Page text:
Here, I’d like to simplify networking from a personal branding perspective by offering you tools and tips for becoming more effective at identifying potential networking relationships and building a great intentional network of contacts.
Intentional Networking takes the randomness out of meeting people. When I advise professionals on building strategic and intentional relationships, the focus is on mutual benefit, opportunity to add value, and seeing beyond just the transaction. Why leave something as important as your contacts and relationships to chance? Should you just “hope” that you will know the right people? That they will just be able to figure out what makes you relevant and compelling? And that by some cosmic osmosis they will think of YOU when a great opportunity arises?
Instead, approach your intentional networking strategically. Ask yourself:
- Who do I know?
- Who do I need to know?
- How will I meet them?
- What do I have to offer them?
How can I help my key networking contacts understand what makes me compelling and relevant? How will I provide them with information, insight, and the tools to refer me to ideal opportunities?
Networks of key contacts do no good sitting on a shelf. It’s hard to expect your network to be able to provide you with value, or allow you to reciprocate with an offer, if they don’t know how to help you.
- Will I create a robust database of my network?
- How will I stay in touch?
- What do I need from my network? How can I remind them of the value, tools, resources, and contacts I bring to our relationship?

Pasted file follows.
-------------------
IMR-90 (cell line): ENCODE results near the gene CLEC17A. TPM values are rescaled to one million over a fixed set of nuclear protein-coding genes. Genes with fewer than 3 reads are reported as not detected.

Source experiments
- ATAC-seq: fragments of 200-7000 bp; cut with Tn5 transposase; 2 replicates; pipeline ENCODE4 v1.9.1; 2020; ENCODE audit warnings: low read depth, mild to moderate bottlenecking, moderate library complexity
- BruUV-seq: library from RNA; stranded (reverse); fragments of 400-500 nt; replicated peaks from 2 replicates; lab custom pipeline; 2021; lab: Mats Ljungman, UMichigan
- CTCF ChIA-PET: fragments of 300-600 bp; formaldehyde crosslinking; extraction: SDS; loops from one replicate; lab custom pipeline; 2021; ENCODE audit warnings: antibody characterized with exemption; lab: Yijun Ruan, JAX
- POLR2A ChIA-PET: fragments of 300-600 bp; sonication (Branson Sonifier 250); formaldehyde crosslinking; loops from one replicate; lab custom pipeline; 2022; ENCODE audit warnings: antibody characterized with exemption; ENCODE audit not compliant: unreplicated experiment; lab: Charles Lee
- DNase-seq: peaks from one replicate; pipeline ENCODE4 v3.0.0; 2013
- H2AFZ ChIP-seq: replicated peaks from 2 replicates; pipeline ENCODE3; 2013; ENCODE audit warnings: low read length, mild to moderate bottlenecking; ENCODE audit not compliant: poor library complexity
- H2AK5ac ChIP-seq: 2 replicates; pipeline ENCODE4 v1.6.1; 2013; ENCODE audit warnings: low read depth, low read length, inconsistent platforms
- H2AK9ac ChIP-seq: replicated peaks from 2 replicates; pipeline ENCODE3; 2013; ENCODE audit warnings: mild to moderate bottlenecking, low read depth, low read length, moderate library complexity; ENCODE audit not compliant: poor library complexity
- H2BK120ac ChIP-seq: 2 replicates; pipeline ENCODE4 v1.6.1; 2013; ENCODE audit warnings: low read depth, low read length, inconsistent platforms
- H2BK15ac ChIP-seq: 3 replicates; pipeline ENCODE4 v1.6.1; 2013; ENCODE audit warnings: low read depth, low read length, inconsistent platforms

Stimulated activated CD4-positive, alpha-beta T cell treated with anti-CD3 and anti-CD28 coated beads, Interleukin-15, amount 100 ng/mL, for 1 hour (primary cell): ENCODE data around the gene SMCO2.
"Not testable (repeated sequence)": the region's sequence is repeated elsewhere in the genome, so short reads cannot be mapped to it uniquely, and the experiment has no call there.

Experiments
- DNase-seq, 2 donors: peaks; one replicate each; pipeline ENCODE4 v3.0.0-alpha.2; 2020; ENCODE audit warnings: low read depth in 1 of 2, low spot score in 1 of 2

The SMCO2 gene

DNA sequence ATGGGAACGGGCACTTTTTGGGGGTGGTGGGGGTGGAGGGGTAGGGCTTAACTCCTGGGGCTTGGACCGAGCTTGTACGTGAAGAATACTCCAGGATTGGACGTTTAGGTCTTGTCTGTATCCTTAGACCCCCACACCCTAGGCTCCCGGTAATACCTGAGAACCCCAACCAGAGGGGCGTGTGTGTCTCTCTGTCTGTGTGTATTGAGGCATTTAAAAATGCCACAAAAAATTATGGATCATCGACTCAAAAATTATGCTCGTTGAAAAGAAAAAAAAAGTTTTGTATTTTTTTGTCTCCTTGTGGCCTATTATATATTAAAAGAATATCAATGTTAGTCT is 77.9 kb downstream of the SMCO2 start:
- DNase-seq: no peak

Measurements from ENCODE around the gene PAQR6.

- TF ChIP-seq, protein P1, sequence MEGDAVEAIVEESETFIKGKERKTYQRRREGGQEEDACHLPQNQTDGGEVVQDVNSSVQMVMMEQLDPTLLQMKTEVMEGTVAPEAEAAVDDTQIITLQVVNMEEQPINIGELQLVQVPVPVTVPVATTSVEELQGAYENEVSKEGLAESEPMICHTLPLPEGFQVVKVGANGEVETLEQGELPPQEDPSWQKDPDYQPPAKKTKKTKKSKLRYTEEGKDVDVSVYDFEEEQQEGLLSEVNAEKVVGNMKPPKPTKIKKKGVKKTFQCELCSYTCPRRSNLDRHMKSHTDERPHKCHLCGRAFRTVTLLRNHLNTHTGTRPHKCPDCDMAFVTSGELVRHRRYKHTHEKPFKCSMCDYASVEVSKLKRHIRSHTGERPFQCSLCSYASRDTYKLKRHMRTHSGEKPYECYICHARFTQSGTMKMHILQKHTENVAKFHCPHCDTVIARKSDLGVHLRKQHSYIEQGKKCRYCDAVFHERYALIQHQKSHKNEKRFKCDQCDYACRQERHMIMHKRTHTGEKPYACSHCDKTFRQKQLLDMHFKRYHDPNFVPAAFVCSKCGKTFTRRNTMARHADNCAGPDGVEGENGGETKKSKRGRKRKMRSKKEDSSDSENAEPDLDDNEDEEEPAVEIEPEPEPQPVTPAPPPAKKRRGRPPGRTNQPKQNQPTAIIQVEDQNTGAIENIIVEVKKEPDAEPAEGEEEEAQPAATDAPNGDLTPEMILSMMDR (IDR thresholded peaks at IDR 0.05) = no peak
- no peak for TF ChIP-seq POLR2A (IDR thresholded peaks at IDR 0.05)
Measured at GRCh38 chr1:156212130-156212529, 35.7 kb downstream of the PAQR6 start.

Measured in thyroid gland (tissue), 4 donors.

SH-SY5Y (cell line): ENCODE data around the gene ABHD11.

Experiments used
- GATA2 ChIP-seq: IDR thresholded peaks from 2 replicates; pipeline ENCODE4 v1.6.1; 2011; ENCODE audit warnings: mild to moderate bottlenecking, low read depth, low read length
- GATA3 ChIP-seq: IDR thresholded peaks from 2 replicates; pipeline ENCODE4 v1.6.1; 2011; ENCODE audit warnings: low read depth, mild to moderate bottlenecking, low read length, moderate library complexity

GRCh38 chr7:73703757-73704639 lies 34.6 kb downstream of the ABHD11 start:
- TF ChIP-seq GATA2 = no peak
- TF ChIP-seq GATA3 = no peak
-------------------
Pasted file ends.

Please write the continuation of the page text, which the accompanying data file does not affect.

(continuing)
Does it matter if your network considers you a “nice guy” versus a thought leader with passion for information technology applied to K-12 education? You bet it does! Nice guys get invited to backyard barbecues, birthday parties, and movie premieres. Thought leaders in their industry are included in critical conversations that move an agenda forward.
When considering how to articulate and promote your value proposition, begin by getting clear on what you can offer, who needs that offer, and how you can communicate your offer authentically so as to create action and interest from your network.
Some questions to ask yourself:
- Have I found “my voice?”
- Am I able to articulate my value prop?
- What’s my elevator pitch? Can I explain what I do and how I am different/compelling and provide an example of my value in a 30 or 60 second pitch?
Similar to a network that isn’t actionable, you need to be visible and top of mind with your contacts. Life is too busy for most people to expect they will remember you if a great opportunity arises for you. Instead of leaving your fate to chance, create a system for remaining top-of-mind with key contacts, reminding them of your offer, value, and resources, and continue to provide value to your network of equal or greater value than they give you.
- Am I showing up in the right places?
- Am I showing up in the right way?
- Has time passed since I last contacted my network with either a suggestion, article of interest, or offer?
Most effective networkers admit they say “yes” more than “no.” Raising your hand, volunteering, and offering assistance/connections/support often endears you to others and puts you in a more visible position to articulate your value proposition.
When we get busy and clients, prospects, employees, and colleagues compete for our precious time, it’s hard to say “yes” to a new inquiry. Consider agreeing to more than you turn down, however. Momentum and visibility are valuable, and when times get busy, we often forget to “prime the pump” and keep our name out there.